On Tuesday, Feb. 4, William Paterson students came together to make paracord bracelets, a useful survival item, for deployed troops. All bracelets made were sent to the organization Operation Gratitude, which sends over 30,000 care packages every year to those who serve our country.
A few of the many uses of a paracord bracelets include making slings, splints for their arms, tourniquets to stop bleeding, making a security strap to reach and haul heavy objects, and creating a harness to extract an injured person from a bad location. The material that is used to make this type of bracelet is a 550 cord, which got its name because it can hold up to a maximum of 550 pounds.
The packages sent by Operation Gratitude include items such as snacks, black crew-length socks, puzzle books, baby wipes and more, including the paracord survival bracelets. Although these bracelets look similar to other ordinary bracelets, they save the lives of troops.
The process of making the bracelet involves cutting and sealing the cord with flame, making sure the ends are sealed, before wrapping the cord to make the bracelet.
The turnout of students was bigger than expected by the Campus Activities, Service and Leadership committee, and the event ended up running out of the supplies for the cords quickly. Since it was a big turnout, they plan to hold more events in the near future in order to create more paracord bracelets.
The bracelet design makes the cord easily accessible in a time of need. “It is an easy material to have on their hand and helps them be more organized rather them having 7 ½ feet of cord just stuffed in their bag that could easily knot up in the moment of need,” said Jackeline Reyes, the event coordinator and a graduate intern for Civic Engagement in campus activities and leadership. “They have it on their wrist and can just take a knife and cut it at any moment.”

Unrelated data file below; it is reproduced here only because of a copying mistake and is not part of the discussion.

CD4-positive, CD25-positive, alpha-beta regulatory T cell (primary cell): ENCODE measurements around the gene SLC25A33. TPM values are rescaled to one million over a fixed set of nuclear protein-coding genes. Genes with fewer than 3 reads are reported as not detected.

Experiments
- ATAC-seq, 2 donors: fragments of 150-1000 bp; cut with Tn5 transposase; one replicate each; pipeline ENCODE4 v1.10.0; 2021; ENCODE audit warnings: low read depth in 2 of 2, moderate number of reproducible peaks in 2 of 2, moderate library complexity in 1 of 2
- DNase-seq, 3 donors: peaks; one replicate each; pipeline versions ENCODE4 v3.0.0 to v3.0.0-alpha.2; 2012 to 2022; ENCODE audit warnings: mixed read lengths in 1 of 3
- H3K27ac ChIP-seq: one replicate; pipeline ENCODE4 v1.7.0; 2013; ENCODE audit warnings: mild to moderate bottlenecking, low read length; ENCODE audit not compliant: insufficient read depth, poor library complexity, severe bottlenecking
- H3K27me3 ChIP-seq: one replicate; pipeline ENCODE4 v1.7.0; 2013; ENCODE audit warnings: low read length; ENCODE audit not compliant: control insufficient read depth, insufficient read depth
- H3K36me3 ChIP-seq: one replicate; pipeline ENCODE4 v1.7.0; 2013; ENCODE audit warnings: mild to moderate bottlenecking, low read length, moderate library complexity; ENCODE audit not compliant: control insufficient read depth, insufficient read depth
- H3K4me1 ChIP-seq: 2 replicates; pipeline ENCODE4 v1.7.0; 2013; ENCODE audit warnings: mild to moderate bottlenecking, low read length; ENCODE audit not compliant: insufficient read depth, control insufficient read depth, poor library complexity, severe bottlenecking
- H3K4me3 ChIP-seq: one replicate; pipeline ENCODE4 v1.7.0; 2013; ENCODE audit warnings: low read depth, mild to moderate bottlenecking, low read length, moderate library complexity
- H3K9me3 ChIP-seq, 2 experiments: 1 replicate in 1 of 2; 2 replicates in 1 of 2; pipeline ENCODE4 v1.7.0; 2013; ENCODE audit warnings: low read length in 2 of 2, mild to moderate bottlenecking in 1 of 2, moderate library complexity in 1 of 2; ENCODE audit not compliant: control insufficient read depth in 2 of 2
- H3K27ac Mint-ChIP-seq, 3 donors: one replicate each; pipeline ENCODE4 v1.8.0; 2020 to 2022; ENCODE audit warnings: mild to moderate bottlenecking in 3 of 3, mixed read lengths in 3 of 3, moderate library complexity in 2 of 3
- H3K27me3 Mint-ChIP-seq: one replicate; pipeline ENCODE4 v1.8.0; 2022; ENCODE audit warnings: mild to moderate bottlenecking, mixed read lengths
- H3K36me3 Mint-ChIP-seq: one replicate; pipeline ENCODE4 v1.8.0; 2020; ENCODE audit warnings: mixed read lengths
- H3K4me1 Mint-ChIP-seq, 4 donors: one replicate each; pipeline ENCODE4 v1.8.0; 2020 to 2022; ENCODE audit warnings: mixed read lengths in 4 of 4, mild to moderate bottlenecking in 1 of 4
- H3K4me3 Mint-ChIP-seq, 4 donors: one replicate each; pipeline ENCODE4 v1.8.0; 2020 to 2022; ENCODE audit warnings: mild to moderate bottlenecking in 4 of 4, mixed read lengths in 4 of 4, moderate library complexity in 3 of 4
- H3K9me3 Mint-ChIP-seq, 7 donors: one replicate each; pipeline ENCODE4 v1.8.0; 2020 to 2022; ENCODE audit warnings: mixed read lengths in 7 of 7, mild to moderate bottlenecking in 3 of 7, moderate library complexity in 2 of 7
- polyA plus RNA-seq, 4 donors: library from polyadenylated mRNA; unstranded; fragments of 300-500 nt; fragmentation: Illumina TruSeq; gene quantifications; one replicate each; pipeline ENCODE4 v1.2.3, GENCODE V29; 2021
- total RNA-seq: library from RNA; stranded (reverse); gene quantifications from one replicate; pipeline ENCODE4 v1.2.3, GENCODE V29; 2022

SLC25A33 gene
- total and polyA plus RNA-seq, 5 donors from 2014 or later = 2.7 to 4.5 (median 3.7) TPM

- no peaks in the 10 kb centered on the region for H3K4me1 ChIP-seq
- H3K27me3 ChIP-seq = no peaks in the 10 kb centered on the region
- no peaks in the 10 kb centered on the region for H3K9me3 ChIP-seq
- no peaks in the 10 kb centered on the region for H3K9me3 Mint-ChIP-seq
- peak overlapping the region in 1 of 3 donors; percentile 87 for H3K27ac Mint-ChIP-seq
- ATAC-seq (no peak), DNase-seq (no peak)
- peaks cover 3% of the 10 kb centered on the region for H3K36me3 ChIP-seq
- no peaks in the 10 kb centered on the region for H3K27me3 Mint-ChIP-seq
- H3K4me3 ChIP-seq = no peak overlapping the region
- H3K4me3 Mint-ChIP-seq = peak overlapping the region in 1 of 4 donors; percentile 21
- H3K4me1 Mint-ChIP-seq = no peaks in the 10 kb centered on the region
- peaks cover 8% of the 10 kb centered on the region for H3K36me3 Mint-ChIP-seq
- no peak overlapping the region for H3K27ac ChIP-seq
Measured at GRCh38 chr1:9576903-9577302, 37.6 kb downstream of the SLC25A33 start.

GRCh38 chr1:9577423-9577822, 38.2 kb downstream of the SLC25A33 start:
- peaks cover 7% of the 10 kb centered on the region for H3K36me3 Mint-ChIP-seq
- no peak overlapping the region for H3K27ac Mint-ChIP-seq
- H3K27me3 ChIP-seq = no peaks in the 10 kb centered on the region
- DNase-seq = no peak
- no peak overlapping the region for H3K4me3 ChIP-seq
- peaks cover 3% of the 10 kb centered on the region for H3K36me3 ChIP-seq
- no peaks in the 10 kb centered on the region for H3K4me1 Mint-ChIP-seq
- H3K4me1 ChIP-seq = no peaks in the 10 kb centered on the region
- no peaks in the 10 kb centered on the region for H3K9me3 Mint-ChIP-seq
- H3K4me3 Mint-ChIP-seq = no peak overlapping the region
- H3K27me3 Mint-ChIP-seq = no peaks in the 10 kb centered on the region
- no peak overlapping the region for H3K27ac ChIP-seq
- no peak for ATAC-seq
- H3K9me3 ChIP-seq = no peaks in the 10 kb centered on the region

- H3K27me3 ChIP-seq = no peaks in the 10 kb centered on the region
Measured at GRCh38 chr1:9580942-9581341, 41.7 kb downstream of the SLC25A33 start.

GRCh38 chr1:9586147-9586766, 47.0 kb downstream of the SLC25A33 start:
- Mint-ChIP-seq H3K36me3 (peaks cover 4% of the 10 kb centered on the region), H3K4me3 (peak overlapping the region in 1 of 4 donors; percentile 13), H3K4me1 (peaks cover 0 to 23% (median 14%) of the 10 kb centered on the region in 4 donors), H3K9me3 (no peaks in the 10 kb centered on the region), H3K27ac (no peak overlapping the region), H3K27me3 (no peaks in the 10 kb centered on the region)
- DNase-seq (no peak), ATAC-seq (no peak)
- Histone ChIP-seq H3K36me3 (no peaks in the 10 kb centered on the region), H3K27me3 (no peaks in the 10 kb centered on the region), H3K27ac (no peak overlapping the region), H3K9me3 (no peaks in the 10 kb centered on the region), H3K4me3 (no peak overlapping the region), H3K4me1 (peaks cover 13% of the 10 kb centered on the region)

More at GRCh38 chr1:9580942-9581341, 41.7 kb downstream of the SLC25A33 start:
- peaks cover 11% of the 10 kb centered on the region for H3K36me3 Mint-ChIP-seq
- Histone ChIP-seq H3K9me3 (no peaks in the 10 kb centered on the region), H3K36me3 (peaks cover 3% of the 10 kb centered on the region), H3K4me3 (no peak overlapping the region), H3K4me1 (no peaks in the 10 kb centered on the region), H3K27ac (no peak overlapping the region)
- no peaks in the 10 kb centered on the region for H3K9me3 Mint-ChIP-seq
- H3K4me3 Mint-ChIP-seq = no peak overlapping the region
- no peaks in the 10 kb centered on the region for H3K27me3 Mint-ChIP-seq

There are other styles to this bracelet. However, the quick deploy style is the most time-efficient. It can be easily pulled apart within 30 seconds in the case of an emergency, compared to the alternative cobra design that can take two to five minutes to unravel.
Reyes says this is the second semester that they are doing the civic engagement paracord event and this was the first one of the semester.
“Constantly, our Civic Engagement team is always looking for new outlets and new organizations to work and partner with,” said Reyes. “Because we try to reach as many individuals as we can so we do a really good job of serving our local communities, we thought why not see if we can spread out? This is an initiative that helps people overseas globally.”
Operation Gratitude accepts donations and care packages all year long. More information can be found at operationgratitude.com.